As Kennelly was walking past a storage rack, she was hit in the head. Three packages had fallen from the fourth tier.
Kennelly said she went to report the injury to her manager, who offered her some ibuprofen and sent her back out.
Later, as she was reaching to pull a full bag down from the fourth tier, another package fell and scraped the left side of her face.
Kennelly went to her physician and then a neurologist, who found she had a concussion. She couldn't do most of the tasks her job required, from climbing stairs to lifting packages weighing more than 3 pounds, according to a doctor's note.
When Kennelly returned for a follow-up a month later, she was improving "slower than expected," according to her medical records.
"I don't come out of the room at all," Kennelly said, seated on her living room couch with her chihuahua, Peaches, in February, almost two months after her injury. A whiteboard calendar marked with birthday celebrations and doctor's appointments hung nearby.
Days after that conversation, she went to see her doctor again and learned, for the third time, she could not yet return to work.
Workers 'at risk' in Kent
Kennelly works near one of the Amazon facilities under scrutiny from Washington's Department of Labor and Industries, the state's counterpart to OSHA.
Before federal safety regulators began looking into Amazon's working conditions last summer, Washington's workplace watchdogs opened investigations. State investigators cited Amazon four times in 2021 and 2022.
In BF14, one of several Amazon facilities in Kent, workers move at a pace that increases the chances of injury, the department found. Ten of the 12 processes the department inspected "create a serious hazard" for back, shoulder, wrist and knee injuries.
Because the department had cited Amazon for similar violations in the past at other facilities, regulators said Amazon was "knowingly putting workers at risk."
Amazon has denied L&I's claims and appealed those citations.
Under Washington law, Amazon is still on the hook to make changes to its workplace after a citation even if an appeal is pending. But L&I found that, since issuing its first citation against Amazon, the company hasn't done enough to fix safety issues at the warehouses.
Amazon and the state remain locked in a legal battle. Amazon sued in October, arguing the state has stacked the system against employers and denied the corporation due process.
In court filings, Amazon said Labor and Industries is "disingenuous and disregards the evidence." The company says it has put forward its own proposal to improve safety at its warehouses but that government officials won't accept it.
The state, on the other hand, says Amazon "misses the point."
"The government interest here is protecting workers from a lifetime of injuries and pain," Anastasia Sandstrom, senior counsel for Labor and Industries, wrote in court filings.
In court filings, Amazon also argued it didn't have enough time to gather expert opinions given the "complexity" of the ergonomic situation. L&I shot back that Amazon's claims were "absurd."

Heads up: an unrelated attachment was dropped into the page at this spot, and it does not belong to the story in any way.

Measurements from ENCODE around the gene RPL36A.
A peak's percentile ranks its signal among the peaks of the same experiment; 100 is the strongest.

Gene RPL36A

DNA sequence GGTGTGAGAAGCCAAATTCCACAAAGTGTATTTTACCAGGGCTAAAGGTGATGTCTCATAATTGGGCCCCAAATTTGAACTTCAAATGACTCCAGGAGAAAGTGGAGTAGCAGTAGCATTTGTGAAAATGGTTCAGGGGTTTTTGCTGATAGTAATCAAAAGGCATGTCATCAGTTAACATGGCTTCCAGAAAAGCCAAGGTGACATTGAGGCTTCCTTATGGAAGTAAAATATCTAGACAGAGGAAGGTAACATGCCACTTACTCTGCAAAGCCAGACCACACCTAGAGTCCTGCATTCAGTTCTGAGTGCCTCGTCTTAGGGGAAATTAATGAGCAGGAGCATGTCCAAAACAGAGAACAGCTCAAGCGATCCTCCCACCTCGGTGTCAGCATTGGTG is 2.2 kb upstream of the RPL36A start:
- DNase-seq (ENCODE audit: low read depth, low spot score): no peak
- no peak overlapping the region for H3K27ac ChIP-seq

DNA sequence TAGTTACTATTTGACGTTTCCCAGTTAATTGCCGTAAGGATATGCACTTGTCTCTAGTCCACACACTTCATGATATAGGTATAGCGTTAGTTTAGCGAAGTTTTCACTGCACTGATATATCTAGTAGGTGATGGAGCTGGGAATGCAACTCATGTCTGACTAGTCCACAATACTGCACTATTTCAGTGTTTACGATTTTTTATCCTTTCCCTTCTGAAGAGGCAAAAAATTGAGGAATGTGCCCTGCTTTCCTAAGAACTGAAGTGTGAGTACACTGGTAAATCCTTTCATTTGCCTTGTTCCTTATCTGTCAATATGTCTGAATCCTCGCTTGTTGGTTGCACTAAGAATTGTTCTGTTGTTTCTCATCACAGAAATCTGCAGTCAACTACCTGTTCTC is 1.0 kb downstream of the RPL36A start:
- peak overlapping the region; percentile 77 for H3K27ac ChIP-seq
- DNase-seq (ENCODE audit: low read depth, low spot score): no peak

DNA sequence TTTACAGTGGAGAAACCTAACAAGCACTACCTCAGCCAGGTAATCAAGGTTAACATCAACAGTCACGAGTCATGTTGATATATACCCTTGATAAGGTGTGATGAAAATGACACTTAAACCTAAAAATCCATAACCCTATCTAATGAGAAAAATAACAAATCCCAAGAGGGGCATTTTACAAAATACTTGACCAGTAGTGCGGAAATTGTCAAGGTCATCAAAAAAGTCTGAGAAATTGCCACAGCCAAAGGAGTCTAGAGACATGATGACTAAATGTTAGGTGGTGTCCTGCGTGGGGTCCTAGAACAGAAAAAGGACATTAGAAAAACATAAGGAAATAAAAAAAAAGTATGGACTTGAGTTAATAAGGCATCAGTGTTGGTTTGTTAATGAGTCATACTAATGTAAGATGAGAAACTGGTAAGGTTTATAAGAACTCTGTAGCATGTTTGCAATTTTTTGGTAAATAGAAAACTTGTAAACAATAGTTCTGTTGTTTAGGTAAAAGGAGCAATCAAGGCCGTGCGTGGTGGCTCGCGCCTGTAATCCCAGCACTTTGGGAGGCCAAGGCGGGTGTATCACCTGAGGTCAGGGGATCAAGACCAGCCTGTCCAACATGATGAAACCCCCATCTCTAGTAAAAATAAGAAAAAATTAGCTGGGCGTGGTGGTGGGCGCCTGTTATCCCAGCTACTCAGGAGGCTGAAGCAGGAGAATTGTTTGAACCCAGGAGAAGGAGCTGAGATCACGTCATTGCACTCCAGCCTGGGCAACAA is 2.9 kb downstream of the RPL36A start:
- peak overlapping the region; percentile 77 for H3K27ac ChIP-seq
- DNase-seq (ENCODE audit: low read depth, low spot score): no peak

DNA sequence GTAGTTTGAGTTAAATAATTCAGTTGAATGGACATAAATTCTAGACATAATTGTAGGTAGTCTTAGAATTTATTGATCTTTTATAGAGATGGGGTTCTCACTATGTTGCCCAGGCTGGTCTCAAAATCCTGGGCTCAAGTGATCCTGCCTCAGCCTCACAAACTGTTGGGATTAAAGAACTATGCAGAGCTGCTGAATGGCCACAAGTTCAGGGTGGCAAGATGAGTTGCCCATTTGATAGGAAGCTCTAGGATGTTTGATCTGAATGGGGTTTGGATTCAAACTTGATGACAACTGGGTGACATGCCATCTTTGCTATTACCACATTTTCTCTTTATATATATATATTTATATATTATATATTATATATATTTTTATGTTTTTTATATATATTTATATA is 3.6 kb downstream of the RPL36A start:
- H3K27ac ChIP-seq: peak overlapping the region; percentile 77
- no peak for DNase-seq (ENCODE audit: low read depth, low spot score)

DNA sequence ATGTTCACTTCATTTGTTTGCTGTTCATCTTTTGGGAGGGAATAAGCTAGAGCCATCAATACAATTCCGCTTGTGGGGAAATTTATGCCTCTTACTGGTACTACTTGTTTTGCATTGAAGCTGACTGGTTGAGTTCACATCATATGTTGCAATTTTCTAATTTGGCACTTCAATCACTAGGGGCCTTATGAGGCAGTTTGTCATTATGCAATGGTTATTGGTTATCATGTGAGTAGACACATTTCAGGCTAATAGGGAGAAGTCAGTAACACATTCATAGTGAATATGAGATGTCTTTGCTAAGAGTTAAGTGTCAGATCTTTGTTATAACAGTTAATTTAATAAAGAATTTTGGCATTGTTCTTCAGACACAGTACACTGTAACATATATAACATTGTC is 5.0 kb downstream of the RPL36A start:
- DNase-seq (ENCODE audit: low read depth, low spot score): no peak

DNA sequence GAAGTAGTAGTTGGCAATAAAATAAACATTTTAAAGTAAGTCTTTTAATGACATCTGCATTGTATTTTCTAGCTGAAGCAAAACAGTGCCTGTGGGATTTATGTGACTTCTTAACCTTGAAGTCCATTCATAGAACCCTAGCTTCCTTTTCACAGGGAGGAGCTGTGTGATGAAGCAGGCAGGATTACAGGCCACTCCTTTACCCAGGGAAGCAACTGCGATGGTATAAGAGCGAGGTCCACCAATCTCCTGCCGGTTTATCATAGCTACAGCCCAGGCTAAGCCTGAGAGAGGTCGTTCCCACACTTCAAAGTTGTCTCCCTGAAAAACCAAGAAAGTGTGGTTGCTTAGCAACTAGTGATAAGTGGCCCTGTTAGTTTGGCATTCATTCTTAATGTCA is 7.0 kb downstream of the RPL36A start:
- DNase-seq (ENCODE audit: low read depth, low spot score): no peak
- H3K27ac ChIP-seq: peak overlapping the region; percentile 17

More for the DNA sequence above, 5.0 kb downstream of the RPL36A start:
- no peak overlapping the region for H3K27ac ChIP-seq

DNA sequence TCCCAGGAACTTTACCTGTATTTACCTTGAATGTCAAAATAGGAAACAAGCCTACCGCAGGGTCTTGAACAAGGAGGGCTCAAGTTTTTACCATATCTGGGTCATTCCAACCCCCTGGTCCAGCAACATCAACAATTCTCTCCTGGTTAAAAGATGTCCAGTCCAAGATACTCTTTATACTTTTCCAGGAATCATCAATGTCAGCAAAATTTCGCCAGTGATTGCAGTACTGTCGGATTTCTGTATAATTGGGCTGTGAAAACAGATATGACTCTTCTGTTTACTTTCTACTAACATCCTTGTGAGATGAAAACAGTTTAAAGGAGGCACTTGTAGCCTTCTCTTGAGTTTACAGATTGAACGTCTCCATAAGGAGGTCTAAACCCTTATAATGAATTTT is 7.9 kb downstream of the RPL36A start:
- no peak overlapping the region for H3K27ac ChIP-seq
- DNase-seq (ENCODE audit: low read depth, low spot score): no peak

Struggling to move forward
Before her injury, Kennelly would end her days in the bath, using Epsom salts and bath bombs to ease the muscle aches from hours of stowing packages.
Amazon pushed a fast pace, she said. Workers were greeted with a sign at the front of the warehouse that listed the expected number of packages each worker would move that shift. Usually it hovered around 250 per hour, Kennelly said.
Amazon says it rotates workers through roles to minimize strain from repetitive motions. But Kennelly said she was assigned the same task for almost two months.
"The people who are making these rules ... you guys aren't doing the job. You do not know what toll it's taking on our bodies at all," she said. "What they make us do is outrageous and it does hurt."
Vogel, the spokesperson, said Kennelly regularly rotated to different roles. At the warehouse, site leaders "consistently tell employees not to rush tasks, and this is communicated in multiple ways," Vogel said.
Kennelly's year at Amazon has been marked with strife. She contracted COVID-19 in July. She had to get emergency kidney surgery last summer and had a miscarriage last fall. She's had trouble with managers who won't talk or work with her when she has complaints about a condition. She has accused a co-worker of sexual harassment, and was briefly terminated for taking unpaid time off. Amazon reinstated her three days later.
After her injury, Kennelly asked the company to make changes to her shifts to match the doctor's recommendations but Amazon declined, Kennelly said.
Vogel said the company did work to find a suitable role for Kennelly after learning she wouldn't be able to lift some packages. "When we realized that wasn't possible because of the products handled at this site, she was placed on paid leave so she could rest," Vogel said.
Without a safety net and the reduced income, she sold her car because she couldn't keep up with the payments.
Kennelly is the sole breadwinner in her family. Her sons are still in school. They are looking for work but struggle to find anything that isn't in a warehouse. Kennelly said she had originally planned to bring her 20-year-old son to join her at Amazon but, after a few months there, decided she didn't want to put him at risk.
In February, she was one day late on rent. Her landlord sent her an eviction notice.
For now, Kennelly is set to return to work at the end of March, pending another doctor evaluation. She's anxious about returning to a facility where she felt management hasn't supported her needs, from safety accommodations to mitigating disputes with co-workers.
She has applied to transfer to other facilities but worries the new role will reduce her income.
Kennelly said she wants to return to the Kent facility, where she used to enjoy spending her nights, but "how much more can I take of this?"
©2023 The Seattle Times.
Distributed by Tribune Content Agency, LLC.